In other words, I need to keep just a small amount of celery at home and not much more. Over the past few months, during quarantine, I’ve been eating more celery — chopping it up and putting it into green salads. It’s so strange how when I eat it plain or even with something on it, it tastes bland and the stringy nature of it annoys me. But eating it as part of a salad adds a lot of flavor and a wonderful crunch. I love it!

During this time, I saw a blog post on making kitchen scrap gardens and how easily I could grow celery indoors in a small jar. So about five days ago, I cut the stalks off and put the root in some water. Look at all the growth in the picture above! In two weeks or so, I will probably have a small harvest. Yay!

Most likely the harvest update won’t be on this blog. So follow me on Instagram, where I document my plant parent adventures, and see how my garden continues to grow.

*Updated 8/13/2020* I harvested and it was delicious!

Saturdays in the Park: Win a Monstera Plant!

*Updated* The winner of the Monstera plant is Leslie Larocca! Congratulations!

Monstera Deliciosa plant in pot.
Photo by Mike Marquez on Unsplash

If you’ve got a green thumb and you’re really into plants, you might be familiar with Monstera Mondays on Instagram. Plant parents with Monstera deliciosa plants celebrate the beauty of these plants by taking pictures and sharing them with the #monsteramonday hashtag.

A Monstera in its full glory is a joy to behold. Many of us would like one of these plants, but they are not easy to find. Your average store doesn’t stock them, so it takes some effort to find one to bring home.

If you live in the Boston or South Shore area near Quincy, you might be about to get lucky. This coming Saturday, August 3rd, I will be holding a free (in person) raffle for you to win your very own Monstera plant!

Since the first plant swap that I held a few weeks ago with the Wollaston Hill Neighborhood Association was so fun and well received, I decided to have another one. This will be the last of the Saturdays in the Park events for the summer, so I decided to take things up a notch.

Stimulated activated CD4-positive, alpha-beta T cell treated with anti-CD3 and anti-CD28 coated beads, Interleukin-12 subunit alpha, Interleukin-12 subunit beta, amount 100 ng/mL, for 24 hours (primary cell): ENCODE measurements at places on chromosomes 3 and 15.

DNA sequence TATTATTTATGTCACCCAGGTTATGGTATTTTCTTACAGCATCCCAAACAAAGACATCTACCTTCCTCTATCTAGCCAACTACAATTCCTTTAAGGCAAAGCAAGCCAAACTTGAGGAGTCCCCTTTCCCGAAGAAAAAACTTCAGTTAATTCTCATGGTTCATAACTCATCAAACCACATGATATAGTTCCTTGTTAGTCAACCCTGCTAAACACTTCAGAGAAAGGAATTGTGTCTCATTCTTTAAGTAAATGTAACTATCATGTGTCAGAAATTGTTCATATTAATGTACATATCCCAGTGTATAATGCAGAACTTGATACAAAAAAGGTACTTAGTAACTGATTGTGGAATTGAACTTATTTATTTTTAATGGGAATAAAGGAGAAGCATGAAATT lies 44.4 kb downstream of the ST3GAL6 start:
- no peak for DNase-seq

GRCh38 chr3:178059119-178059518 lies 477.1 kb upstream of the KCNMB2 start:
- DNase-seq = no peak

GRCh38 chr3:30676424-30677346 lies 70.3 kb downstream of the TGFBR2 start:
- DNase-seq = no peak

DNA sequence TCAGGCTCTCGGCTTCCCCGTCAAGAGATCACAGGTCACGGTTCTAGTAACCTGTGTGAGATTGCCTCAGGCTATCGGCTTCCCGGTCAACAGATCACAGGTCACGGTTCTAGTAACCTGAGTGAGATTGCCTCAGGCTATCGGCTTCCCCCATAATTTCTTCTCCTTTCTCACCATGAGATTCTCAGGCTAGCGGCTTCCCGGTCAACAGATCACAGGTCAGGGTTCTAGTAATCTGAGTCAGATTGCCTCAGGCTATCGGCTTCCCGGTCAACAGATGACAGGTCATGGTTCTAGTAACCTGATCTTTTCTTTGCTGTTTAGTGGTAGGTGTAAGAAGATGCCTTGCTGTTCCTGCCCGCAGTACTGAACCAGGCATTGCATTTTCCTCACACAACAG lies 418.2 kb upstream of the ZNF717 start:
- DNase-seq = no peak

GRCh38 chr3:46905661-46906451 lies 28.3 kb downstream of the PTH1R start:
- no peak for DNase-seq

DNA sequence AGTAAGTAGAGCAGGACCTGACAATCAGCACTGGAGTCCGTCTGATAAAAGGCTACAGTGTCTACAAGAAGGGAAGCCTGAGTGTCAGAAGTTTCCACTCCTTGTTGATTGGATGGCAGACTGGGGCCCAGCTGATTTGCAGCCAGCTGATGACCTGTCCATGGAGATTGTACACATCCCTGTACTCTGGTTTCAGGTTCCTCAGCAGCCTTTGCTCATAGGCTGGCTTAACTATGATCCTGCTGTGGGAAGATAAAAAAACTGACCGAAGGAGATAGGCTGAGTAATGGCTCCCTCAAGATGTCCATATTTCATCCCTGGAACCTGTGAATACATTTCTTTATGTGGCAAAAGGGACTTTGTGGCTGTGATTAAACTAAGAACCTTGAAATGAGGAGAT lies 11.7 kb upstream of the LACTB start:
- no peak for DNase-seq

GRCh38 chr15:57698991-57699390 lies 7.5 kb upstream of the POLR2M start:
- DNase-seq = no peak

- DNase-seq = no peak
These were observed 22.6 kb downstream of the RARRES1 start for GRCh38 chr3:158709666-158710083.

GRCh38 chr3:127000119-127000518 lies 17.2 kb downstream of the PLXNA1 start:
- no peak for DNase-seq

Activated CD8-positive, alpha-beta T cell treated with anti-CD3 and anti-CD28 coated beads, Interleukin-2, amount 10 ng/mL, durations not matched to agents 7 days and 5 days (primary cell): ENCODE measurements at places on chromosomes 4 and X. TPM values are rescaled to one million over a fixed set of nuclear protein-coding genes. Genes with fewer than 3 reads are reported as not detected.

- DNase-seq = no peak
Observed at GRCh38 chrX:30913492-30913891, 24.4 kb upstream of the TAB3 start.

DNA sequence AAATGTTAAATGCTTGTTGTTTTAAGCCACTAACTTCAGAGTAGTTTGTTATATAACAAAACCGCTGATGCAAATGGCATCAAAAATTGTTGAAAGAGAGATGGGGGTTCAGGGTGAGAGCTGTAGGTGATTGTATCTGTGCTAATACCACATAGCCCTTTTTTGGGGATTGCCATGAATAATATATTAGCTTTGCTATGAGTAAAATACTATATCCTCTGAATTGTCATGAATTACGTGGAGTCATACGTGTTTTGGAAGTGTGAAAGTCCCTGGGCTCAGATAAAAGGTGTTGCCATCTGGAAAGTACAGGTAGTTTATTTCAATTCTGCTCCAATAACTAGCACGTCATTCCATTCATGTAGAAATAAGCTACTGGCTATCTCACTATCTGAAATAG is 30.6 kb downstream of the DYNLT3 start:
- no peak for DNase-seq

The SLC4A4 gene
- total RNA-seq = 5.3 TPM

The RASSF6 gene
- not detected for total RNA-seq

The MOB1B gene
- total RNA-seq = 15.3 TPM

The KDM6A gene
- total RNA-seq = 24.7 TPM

I contacted Fruit Center Marketplace, a specialty grocery store with locations in Milton and Hingham, that I wrote about five years ago, and asked if they would be willing to donate a plant for a giveaway.

Since the Milton location is practically around the corner from the Wollaston section of Quincy, I’ve visited several times to buy items for myself and others.

Fruit Center Marketplace has an eclectic mix of gourmet foods and treatsice cream, wine, craft beers, flowers, plants, gift baskets and more. During the summer, so many of us are visiting friends and family at home for gatherings, and would like to bring something special as a thank you for our hosts. You can definitely find something here!

Being much more than your typical grocery story, Fruit Center Marketplace is planning to start stocking Monstera plants on a regular basis in the near future! No further need to wander around aimlessly looking for them!

Since they are generous and have access to Monstera plants, they are donating a Monstera plant for the raffle. Yay!

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Plant Swap

The plant swap is being held from 12pm – 2pm on Beale Street in Wollaston at Safford Park with the Wollaston Hill Neighborhood Association.

If you want to participate in the plant swap, bring your potted plants, non-potted but rooted plants, and cuttings. Please label what you bring to help others identify the plants. Indoor plants and outdoor plants are all welcome!

At the last plant swap, people dropped off more plants than they took. So you may be able to take many plants home, because I cannot bring them all home with me!

Raffle

If you’d like a chance at winning a Monstera plant for free, stop by the plant swap table this Saturday, August 3rd to enter.

You don’t have to participate in the plant swap to enter.

It’s free to enter.

Only one entry per person.

Write your name, the city or town where you live, and phone number on a piece of paper and put it in the jar.

At around 1:45 pm, one name will be drawn at random and chosen as the winner. The name will be announced at that time.

In order to win, you either must be on the premises to bring the plant home or live in Quincy. If you leave before 1:45pm and live in Quincy, I will bring it to your home after contacting you by phone and making arrangements. Or you can come back for it before 2pm. I will not be able to bring the plant to anyone living outside of Quincy, so if you leave and your name is called, another name will be drawn.

None of my family or friends are eligible to enter. And obviously not me. Sorry! It wouldn’t be fair or look good if we won.

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Hope to see many of you on Saturday!